More people than ever are taking their pets on holiday. In fact, dog-friendly hotels and vacation spots are popping up all over the place to cater for the modern dog owner.
But there's one problem, we've got to get there first! So what do you do if your dog isn't the biggest travel fan? Well, here's a complete guide to canine travel and some tips on training a dog with a transportation bag.
Why it's important to have a transportation bag for your dog
Transportation bags keep pooches and people safe. And, if you want to take them abroad by plane or ferry, you won't be able to travel unless they're secured in a carrier. Even if the airline allows dogs into the cabin, you'll still need to keep them in a transportation bag. This prevents any potential disruption to the flight but also ensures a comfortable journey for other passengers.
They're also a good option if your dog tends to get over excited or nervous while travelling by car or public transport. With the right training, dogs see their carriers as a safe space. They're also ideal for transporting sick dogs, older pooches, and puppies.
How can I teach my little dog to like his carrier?
First of all, make sure you get the right-sized carrier. It needs to be long enough for your dog to turn around in and tall enough so they can stand up comfortably.
Start training a few weeks before the travel date. The more effort you put in, the easier the journey will become for you and your pooch.
Start by introducing your dog to the carrier. Put it down by their bed, food bowl, or snuggle spot, and let them investigate it in their own time. It's also a good idea to use your good-boy or good-girl voice when they give it a little sniff. This builds up positive associations.
Now it's time to pull out every dog trainers secret weapon - treats! Use a few to coax your pooch into the carrier. Even if they only spend a few seconds inside, it's a good start.
Once they feel comfortable, put them in the carrier for 5 minutes at first, making sure you stay by the carrier. Over the next few days, increase the time to 10 then 15 minutes. Again, stay with them. Then start the whole cycle over again. Only this time, see how they get on alone.
Come up with a command word, something like "into your carrier." Then show your dog a treat, say the command word, and put the treat into the carrier. Eventually, your dog will associate the command word with the carrier. Always use the same command word - switching up will confuse the dog.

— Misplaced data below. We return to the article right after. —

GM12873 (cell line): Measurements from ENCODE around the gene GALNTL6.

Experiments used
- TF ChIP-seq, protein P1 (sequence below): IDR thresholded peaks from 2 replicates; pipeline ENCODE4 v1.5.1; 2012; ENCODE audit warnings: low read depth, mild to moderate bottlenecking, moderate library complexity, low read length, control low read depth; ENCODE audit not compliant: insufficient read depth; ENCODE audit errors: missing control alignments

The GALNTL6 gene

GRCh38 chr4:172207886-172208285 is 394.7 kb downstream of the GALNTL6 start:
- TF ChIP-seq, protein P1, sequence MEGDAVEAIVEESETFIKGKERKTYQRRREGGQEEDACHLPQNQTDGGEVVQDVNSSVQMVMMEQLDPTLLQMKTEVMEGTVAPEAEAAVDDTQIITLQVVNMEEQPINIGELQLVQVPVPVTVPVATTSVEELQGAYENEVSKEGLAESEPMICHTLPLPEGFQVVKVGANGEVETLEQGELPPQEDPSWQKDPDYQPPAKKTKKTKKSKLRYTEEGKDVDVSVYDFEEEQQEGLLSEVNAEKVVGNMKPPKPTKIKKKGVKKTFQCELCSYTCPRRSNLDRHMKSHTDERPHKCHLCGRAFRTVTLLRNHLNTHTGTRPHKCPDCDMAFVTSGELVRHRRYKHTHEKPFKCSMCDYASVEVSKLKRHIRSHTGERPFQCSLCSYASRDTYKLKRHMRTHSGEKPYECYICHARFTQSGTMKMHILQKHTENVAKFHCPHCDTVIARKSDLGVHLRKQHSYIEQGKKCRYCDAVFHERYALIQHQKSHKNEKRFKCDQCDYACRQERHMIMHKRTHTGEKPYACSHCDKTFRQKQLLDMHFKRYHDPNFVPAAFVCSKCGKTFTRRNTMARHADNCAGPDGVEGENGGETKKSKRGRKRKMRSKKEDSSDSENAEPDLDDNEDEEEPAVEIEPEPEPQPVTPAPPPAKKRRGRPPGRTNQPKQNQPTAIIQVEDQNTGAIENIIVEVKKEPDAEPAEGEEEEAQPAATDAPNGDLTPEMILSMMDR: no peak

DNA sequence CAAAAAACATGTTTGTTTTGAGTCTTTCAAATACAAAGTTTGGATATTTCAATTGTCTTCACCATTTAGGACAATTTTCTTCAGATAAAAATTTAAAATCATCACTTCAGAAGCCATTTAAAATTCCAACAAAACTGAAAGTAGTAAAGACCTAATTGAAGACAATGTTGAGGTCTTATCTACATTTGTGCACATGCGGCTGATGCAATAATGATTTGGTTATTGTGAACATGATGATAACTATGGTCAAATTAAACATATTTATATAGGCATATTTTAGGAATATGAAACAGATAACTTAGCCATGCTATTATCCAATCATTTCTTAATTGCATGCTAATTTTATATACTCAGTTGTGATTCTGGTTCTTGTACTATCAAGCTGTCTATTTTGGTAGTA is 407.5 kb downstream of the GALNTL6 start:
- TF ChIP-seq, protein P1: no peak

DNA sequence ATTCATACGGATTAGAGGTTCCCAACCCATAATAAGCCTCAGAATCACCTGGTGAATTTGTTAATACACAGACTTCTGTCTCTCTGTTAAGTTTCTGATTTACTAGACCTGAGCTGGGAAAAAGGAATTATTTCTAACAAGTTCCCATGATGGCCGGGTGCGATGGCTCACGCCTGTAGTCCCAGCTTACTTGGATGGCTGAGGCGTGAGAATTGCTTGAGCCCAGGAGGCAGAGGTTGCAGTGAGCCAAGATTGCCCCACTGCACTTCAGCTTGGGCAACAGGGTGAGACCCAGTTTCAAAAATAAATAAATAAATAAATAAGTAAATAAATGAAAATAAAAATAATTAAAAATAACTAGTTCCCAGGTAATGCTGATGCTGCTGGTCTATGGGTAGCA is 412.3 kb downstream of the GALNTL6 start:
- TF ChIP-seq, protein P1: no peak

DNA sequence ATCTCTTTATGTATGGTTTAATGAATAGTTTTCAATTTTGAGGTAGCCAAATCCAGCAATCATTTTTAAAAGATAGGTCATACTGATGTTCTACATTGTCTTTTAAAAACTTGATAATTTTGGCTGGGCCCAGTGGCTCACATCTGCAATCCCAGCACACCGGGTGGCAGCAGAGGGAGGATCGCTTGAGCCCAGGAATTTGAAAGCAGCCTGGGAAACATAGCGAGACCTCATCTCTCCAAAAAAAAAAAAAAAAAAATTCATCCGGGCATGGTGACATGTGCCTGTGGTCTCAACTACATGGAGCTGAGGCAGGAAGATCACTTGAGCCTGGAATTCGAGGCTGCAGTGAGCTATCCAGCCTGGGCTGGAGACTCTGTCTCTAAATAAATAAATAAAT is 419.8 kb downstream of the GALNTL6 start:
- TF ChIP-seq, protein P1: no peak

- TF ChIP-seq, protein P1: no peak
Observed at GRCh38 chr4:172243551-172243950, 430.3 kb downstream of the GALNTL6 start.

What is the best soft dog carrier for travel?
If you're looking for a soft-sided pet carrier, try the EliteField 3-Door Folding Soft Dog Crate. It's spacious, super comfy, and folds down for extra convenience. The three-door mesh structure lets in plenty of light and fresh air and comes with a free fleece bed lining!
Anyone looking for a quality budget option should go for the AmazonBasics Soft-Sided Pet Travel Carrier. The soft-sided bag combines comfort and functionality and is excellent value for money at around £20.00.
What are some tips on travelling with pets?
Here are a few handy tips for travelling with a dog:
- Take them for a long walk and then give them a good feed before you set off. A tired dog with a full belly is usually a well-behaved dog!
- If your pooch gets nervous, try some specially designed dog calming products. Stick to those that contain 100% natural ingredients.
- Speak to your vet. They may be able to prescribe a sedative.
- Try familiarisation techniques. Go on short drives a few times a week, gradually increasing the distance as your pup starts to feel more comfortable.
Dog training requires time, patience, and lots of practice. As always, the earlier you start, the easier it will be. Most old dogs can pick up a few new tricks; it just takes them a little bit longer! So even if you haven't got any trips planned, start familiarising your puppy with being in a car or a travel bag when they get to around six-weeks olds. Do that, and you'll never have to go anywhere without them ever again!
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